Various estimates put the total number of construction workers in the range of 50-60 million while the number of registered construction workers is only 35 million. So far, the state governments have disbursed a substantial amount of Rs. 4957 crores (661 million USD) cash assistance to approximately 20 million registered construction workers across the country during the lockdown. About 17.5 million of these transactions were done directly into the bank accounts of the workers through Direct Benefit Transfer (DBT). However, the relief provided to construction workers has not been entirely smooth. Telephonic interviews, conducted by Jan Sahas (NGO), with 3,196 migrant construction workers from north and central India between 27th­­- 29th March 2020 found that 94 % of interviewed workers did not have BOCW cards, making them ineligible for any transfer. Further, 14 % did not have ration cards and 17 % did not have bank accounts. Clearly, not every BOCW is registered with the Welfare Boards and not every registered BOCW has benefitted from cash transfer. The criteria for registration are determined by the state governments. For example, in Delhi, a certificate from a registered trade union suffices to get a construction worker registered with the state BOCW Welfare Board, while for a worker in Uttar Pradesh, a builder’s certificate specifying that she / he was involved with the construction activity for 90 days in the previous 12 months is required. Often the builders / contractors do not issue such certificates, making workers ineligible for registration with the board. In the state of Delhi, the labour department last year made the registration process more extensive, requiring every applicant to fill out a 12-page form. In addition, many workers routinely fall off the grid of the safety net due to their inability to stick to the compulsory annual renewal. For example, the number of registered construction workers in Delhi fell from over 300,000 to 40,000 between 2015 and 2020.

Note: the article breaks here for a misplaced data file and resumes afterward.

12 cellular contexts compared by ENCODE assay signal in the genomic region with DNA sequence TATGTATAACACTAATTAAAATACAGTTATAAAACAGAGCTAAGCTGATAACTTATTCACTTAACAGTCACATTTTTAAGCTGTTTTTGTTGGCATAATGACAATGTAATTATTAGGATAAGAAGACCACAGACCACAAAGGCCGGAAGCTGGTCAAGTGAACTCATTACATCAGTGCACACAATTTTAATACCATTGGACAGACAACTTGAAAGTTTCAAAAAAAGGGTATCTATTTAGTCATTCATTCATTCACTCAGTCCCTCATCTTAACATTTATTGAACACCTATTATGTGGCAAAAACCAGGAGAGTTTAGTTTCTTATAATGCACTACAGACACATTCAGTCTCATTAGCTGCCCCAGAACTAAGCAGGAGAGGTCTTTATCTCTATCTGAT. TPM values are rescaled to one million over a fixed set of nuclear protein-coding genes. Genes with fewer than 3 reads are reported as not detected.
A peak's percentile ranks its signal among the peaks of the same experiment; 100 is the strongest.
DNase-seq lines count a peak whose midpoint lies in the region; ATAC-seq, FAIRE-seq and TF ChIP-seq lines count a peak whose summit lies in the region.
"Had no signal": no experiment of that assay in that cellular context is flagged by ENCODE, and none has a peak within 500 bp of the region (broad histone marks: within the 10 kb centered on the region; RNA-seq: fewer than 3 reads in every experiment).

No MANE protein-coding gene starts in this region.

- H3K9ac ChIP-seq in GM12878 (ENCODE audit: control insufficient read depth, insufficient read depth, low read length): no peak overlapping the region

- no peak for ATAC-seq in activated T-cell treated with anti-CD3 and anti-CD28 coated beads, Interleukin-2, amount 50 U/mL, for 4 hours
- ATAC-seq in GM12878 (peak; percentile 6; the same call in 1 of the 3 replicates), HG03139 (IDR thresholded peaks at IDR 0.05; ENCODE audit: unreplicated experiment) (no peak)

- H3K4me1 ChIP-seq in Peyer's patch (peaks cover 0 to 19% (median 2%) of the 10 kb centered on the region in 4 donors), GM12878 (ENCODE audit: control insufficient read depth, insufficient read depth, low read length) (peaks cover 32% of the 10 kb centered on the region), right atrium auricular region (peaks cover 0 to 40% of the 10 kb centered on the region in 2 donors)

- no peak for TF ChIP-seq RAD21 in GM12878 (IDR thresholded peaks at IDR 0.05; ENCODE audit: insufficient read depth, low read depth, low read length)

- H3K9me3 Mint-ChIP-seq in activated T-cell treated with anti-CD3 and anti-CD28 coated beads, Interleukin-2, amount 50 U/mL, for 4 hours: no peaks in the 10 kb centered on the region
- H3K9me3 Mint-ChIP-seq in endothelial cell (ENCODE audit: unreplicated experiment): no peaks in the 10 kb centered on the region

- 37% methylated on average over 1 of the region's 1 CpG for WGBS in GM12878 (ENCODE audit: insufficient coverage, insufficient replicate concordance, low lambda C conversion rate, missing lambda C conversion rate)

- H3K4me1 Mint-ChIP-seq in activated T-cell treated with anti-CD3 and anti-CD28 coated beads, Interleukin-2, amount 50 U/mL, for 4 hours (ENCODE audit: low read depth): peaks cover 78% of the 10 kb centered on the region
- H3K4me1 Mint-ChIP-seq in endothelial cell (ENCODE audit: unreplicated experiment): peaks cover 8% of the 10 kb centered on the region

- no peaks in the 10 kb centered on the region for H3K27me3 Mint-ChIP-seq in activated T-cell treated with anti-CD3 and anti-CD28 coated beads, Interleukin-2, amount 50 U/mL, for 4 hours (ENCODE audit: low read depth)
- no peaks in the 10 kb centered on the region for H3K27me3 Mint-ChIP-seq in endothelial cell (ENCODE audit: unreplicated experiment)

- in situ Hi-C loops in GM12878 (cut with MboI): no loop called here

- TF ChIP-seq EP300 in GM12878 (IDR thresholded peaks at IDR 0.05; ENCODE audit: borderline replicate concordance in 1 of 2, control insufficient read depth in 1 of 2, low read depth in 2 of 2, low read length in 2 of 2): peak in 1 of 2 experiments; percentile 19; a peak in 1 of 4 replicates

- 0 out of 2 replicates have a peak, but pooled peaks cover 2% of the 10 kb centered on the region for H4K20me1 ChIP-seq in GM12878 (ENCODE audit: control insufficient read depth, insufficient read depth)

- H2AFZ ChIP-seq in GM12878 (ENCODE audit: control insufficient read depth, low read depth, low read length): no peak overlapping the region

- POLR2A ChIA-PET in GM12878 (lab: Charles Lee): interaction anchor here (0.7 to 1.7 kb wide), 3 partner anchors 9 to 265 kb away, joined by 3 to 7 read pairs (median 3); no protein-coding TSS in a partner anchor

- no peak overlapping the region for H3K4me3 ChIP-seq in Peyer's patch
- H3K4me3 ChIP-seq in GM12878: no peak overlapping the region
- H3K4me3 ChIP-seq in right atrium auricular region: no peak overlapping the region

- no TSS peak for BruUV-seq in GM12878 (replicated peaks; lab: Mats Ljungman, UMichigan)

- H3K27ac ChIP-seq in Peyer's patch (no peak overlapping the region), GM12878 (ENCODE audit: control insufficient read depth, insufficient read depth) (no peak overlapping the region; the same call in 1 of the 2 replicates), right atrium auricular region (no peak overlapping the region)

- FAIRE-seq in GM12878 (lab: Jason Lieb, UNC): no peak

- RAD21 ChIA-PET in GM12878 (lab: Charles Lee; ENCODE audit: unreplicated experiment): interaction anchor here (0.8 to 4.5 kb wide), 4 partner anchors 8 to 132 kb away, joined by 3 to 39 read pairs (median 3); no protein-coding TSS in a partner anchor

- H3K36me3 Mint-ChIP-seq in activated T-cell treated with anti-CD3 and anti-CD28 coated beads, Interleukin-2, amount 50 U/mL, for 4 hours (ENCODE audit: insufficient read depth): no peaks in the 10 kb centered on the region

In order to address this issue, the central government has planned multiple measures as under:

Now-a-days, most of the welfare schemes of central, state and local governments are operated as a Direct Benefits Transfer (DBT) program where cash is transferred directly in the bank accounts of beneficiaries. The DBT program is built on the convergence of Jan Dhan Bank Account, Aadhar Card (biometric-authenticated unique identification number) and Mobile Phone Number and is called the JAM trinity in popular parlance. A minimum digital literacy is therefore necessary for workers to harness the internet for availing banking services from their mobile phones. Apart from the government’s flagship Digital India program, there are many other initiatives taken by private sector to improve digital literacy among women. Google India and Tata Trusts’ initiative Internet Saathi has benefited 17 million women in rural India. National Digital Literacy Mission by NASSCOM Fo­undation has been initiated with the vision to empower at least one person per household with crucial digital literacy skills by 2020.

A minimum level of digital literacy alone is not enough. It should be bolstered with a minimum financial literacy (basic knowledge of banking operations) and a minimum civic literacy (basic knowledge of govt. schemes). For example, how many workers are aware that there are 16 welfare schemes run by the Govt. of Maharashtra for BOCW ? Do they know that they are entitled to home journey allowance including payment of wages during the period of journey according to section 15 of Inter-State Migrant Workmen (Regulation of Employment & Conditions of Service) Act, 1979 ? Are they aware that Kerala government provides insurance and free medical treatment to migrant workers? (see also Siddharth de Souza’s blog post on this issue). However, it will be premature to assume that this is entirely a literacy or awareness issue. It could also be that the workers distrust the enforcement of these measures or they don’t want to be profiled so they don’t get identity cards which can allow them to capitalize on these initiatives. Therefore, this topic requires further investigation and analysis. 

When the lockdown is lifted, I plan to visit another construction site in Solapur where my father’s firm has started operations. According to American sociologist Charles Wright Mills, sociology should be about examining the biographies of individuals in the context of history of societies. It would be worthwhile to understand the concerns of female workers in the construction sector and their methods to organize themselves. By contextualizing this understanding in the backdrop of their usage of digital platforms, perhaps a new narrative can be constructed!